You know you love your horse. But does your horse love you? Chris Irwin’s evolutionary methodology – learning to think horse, speak horse, and play horse games by horse rules to be the better horse – teaches people how to develop a deep bond between themselves and their horse. Which just may be the key to your horse loving you back!
There is a growing awareness among equestrians that there is much more to horsemanship than just riding. Chris Irwin has spent 30 years developing an approach with horses that addresses this missing link: learning to speak a horse’s body language so well that we truly”hear” how they feel about being handled and ridden, then developing the skills to give a horse what it needs so that he or she will happily give us what we want – a solid connection that engenders a willingness to enjoy safe, comfortable, relaxed rides wherever we wish to go.
Such a relationship, however, is not second nature. Chris shows us that we need to be open to change. Horses as prey animals and humans as predators are internally hard-wired to operate as polar opposites, leading to confusion and misunderstanding on many levels. We can’t expect horses to understand our language, but if we care enough, we can learn to understand and speak theirs. When we do the horses begin to see us as an asset rather than as a liability – as a leader rather than as a control freak or a push-over. And everything starts to improve, for them and for us.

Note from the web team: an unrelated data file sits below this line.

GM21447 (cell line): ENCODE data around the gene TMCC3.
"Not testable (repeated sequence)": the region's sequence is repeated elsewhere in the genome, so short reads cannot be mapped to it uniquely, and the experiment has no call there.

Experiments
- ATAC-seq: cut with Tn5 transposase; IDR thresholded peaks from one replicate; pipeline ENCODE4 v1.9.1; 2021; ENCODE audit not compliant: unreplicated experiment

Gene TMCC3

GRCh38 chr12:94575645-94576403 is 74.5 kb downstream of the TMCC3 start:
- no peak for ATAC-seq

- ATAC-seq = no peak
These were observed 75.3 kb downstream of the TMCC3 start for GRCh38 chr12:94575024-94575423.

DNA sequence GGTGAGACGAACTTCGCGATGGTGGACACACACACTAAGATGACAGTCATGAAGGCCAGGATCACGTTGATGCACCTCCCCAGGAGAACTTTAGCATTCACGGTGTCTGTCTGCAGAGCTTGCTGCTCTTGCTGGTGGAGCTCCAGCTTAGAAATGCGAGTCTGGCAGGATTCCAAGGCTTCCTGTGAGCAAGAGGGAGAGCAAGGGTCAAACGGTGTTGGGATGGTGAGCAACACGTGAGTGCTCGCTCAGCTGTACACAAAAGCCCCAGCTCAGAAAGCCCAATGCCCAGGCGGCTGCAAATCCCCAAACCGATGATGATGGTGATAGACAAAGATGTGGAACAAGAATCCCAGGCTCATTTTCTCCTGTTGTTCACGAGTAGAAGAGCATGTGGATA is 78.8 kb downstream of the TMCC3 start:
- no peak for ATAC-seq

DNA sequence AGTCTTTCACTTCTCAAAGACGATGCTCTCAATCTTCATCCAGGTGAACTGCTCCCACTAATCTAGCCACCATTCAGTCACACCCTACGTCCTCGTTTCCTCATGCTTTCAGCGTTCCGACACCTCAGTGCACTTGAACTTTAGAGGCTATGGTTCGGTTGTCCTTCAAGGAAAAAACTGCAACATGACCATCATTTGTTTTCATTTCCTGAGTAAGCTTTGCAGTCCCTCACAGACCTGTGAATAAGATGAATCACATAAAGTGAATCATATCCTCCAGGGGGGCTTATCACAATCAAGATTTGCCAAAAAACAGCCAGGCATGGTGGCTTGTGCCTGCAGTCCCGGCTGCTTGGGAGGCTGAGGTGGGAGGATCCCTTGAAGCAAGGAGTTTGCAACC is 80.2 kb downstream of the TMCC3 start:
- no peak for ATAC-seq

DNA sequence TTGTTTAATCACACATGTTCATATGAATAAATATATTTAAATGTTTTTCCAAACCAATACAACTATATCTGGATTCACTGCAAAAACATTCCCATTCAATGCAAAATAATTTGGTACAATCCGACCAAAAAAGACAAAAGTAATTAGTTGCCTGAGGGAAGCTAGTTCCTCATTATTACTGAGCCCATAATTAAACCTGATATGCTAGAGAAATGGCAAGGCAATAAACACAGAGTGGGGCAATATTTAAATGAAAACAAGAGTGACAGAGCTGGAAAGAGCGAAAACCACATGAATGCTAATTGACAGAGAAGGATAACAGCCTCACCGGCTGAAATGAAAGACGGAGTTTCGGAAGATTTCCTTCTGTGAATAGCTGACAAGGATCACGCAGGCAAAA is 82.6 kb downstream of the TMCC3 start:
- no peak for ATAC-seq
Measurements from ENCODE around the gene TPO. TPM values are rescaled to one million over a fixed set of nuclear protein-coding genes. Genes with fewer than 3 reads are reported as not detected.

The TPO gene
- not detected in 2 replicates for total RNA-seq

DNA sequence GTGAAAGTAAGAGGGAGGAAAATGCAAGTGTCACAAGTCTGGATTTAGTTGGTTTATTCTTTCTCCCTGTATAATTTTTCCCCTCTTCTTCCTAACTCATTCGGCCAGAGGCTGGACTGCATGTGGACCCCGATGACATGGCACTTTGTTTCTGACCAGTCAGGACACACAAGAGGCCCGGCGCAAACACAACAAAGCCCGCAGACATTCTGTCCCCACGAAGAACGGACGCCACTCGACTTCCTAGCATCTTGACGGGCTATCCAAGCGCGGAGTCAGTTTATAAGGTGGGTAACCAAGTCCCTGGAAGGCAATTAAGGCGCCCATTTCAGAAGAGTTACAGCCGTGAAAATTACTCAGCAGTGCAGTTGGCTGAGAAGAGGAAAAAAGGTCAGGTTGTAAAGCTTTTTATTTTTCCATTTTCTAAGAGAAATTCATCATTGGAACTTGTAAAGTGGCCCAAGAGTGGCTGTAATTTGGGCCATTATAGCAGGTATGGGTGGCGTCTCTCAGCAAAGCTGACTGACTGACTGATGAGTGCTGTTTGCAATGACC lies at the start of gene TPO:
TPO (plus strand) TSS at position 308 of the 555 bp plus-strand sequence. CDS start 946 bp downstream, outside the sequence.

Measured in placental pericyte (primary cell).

For individuals looking to improve their relationship with their horse(s) and address specific issues – groundwork or riding, Chris offers a number of Weekend Horsemanship Clinics in various locations in North America and Europe, as well as 1 to 3 days at a time of Private and Semi-Private clinics, sometimes in conjunction with Train The Trainer Sessions or as stand alone clinics. (See “Events” for this year’s clinics).
These clinics offer a wide range of education and instruction for English or Western riders, drivers or people who just want to develop their ground skills around horses. They are also excellent for trainers-in-training looking to improve their skill levels by either bringing their own horse or, if available, leasing a horse they are unfamiliar with from the host clinic facility. To focus on just one horse for two days of work can produce dramatic results, and allows those keen on gaining this level of competency to really hone their diagnostics and technique, both on the ground and in the tack.